Remarkably, D. melanogaster nvd RNAi flies expressing D. pachea nvd survive significantly better on lathosterol than on cholesterol (t test, t10,11 = 2.029, P < 0.03) (Fig. 2), but no effect on survival was detected with nvd RNAi flies expressing D. pachea nvd with the four ancestral amino acid changes (Fig. 2). This suggests that the mutations that abolished cholesterol conversion during D. pachea evolution provide a fitness advantage on lathosterol. The underlying mechanism remains unclear. Our in vitro assay does not uncover any benefit from the D. pachea nvd mutations: D. pachea NVD in vitro activity with lathosterol is not higher compared with other species (Fig. 3), and the NVD enzymes of related Drosophila species are already able to convert lathosterol into 7DHC. To assess population genetic forces at play on the nvd genomic region, we compared the 3-kb nvd locus and seven genes on the same 100-kb scaffold with nine control genes in 34 individuals from a single natural population. Our analysis reveals that nvd is in a genomic region of low nucleotide diversity, low recombination rate, and normal divergence rate (McDonald-Kreitman test, P > 0.85; maximum likelihood extension of the Hudson-Kreitman-Aguadé test, P < 10−5) (Fig. 4 and tables S5 to S11). A signature of a selective sweep is detected [Kim and Nielsen omega (17)] over nvd and neighboring loci (Fig. 4), but nucleotide polymorphism is too low to infer whether this recent selection acted on the nvd mutations themselves. Tajima’s D and Fu and Li tests are consistent with recovery from selective sweep in the nvd region (table S6).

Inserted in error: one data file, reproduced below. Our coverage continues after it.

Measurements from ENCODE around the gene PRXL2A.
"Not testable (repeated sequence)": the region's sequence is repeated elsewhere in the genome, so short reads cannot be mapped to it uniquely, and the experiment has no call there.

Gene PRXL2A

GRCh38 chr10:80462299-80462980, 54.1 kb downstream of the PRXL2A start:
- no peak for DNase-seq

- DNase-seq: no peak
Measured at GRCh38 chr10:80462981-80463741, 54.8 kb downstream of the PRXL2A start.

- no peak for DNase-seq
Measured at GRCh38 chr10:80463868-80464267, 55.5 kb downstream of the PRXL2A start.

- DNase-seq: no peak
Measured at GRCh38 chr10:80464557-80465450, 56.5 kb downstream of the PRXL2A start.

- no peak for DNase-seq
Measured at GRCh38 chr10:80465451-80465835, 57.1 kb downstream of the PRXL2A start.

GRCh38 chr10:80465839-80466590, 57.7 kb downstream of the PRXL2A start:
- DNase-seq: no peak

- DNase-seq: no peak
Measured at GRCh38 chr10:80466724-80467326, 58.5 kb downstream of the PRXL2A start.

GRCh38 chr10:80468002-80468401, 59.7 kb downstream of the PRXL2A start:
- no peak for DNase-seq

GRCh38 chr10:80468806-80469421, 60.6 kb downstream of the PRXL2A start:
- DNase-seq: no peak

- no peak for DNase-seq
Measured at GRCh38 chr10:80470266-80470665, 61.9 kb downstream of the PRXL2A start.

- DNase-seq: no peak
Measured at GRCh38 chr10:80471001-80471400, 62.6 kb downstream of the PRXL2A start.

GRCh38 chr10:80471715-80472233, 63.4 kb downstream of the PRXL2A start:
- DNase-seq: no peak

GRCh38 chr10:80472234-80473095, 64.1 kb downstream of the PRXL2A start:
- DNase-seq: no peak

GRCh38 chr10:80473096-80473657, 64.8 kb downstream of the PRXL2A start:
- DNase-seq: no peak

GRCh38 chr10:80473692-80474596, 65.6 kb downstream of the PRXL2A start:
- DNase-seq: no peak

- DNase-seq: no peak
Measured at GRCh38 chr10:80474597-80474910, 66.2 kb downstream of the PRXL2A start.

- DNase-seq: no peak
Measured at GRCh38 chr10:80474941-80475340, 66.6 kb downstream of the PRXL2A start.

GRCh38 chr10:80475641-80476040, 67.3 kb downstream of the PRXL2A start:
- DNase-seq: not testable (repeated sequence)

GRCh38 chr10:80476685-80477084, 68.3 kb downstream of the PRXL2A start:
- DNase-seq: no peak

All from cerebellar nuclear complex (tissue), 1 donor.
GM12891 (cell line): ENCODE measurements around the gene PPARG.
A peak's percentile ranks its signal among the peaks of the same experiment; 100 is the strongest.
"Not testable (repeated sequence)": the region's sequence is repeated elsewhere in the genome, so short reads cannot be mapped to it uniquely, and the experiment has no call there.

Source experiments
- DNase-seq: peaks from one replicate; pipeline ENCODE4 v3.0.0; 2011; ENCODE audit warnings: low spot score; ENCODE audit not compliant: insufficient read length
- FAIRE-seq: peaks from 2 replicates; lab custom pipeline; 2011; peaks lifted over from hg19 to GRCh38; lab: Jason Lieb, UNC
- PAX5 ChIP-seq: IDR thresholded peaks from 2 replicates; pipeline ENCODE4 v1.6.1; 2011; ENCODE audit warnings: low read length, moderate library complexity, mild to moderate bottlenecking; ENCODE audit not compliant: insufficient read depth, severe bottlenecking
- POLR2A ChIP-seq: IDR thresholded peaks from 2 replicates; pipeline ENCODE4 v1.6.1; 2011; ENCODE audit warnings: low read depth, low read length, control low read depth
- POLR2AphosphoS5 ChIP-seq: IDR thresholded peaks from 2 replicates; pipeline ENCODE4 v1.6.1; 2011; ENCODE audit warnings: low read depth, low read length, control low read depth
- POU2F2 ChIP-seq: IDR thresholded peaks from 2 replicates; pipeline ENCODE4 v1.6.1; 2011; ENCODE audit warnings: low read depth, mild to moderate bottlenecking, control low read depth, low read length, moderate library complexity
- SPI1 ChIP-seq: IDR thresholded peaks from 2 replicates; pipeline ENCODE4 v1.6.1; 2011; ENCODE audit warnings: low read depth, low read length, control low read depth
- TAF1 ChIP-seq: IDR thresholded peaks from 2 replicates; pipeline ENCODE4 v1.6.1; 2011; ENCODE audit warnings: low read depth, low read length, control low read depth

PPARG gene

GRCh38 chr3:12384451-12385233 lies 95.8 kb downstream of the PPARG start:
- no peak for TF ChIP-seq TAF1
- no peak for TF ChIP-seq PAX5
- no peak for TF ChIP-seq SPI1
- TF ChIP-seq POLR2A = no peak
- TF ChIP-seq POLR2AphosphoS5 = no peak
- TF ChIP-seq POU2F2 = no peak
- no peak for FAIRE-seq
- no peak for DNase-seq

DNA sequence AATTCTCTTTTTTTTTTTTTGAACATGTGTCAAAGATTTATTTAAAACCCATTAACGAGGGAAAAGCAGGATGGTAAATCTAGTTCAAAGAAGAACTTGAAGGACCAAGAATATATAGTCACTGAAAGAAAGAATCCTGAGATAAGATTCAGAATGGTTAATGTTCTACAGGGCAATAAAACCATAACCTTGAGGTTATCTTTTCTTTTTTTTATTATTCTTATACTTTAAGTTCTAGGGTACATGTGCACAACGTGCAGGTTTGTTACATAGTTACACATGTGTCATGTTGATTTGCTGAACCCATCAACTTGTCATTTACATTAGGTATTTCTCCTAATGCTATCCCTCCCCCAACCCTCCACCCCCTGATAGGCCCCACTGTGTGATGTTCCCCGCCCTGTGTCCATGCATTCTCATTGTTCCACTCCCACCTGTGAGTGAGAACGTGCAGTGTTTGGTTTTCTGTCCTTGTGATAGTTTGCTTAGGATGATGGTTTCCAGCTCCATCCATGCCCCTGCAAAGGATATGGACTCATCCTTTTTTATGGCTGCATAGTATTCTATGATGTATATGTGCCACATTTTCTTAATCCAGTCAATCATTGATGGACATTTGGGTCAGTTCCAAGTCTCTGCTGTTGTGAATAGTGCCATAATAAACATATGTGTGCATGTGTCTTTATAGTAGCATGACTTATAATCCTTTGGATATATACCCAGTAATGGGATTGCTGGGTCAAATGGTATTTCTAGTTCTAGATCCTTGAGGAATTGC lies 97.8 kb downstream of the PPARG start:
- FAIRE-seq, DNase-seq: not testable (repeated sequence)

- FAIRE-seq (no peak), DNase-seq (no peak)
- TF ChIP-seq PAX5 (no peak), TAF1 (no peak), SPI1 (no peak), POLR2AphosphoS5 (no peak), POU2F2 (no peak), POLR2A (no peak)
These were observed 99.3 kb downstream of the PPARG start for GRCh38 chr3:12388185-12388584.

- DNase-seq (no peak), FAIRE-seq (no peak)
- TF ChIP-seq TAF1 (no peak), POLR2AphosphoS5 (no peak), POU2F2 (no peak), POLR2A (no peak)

Fig. 4

The nvd region is under positive selection. (A) Kim and Nielsen’s omega statistic (17) across the nvd region. Omega values above the significance level indicate a selective sweep. The nvd coding regions are represented below, with the position of the five tested amino acid changes in purple. (B) Haplotype bifurcation plot. Circles indicate polymorphic sites in the nvd gene (orange) and in neighboring loci (blue). Line thickness is proportional to the number of samples with the indicated haplotype. (C) Representation of the genotypes of 34 individuals. Black bars indicate heterozygote positions. Homozygote sites for rare alleles are not shown. (D) Position of the sequenced loci within the nvd region. Gene annotations are in orange.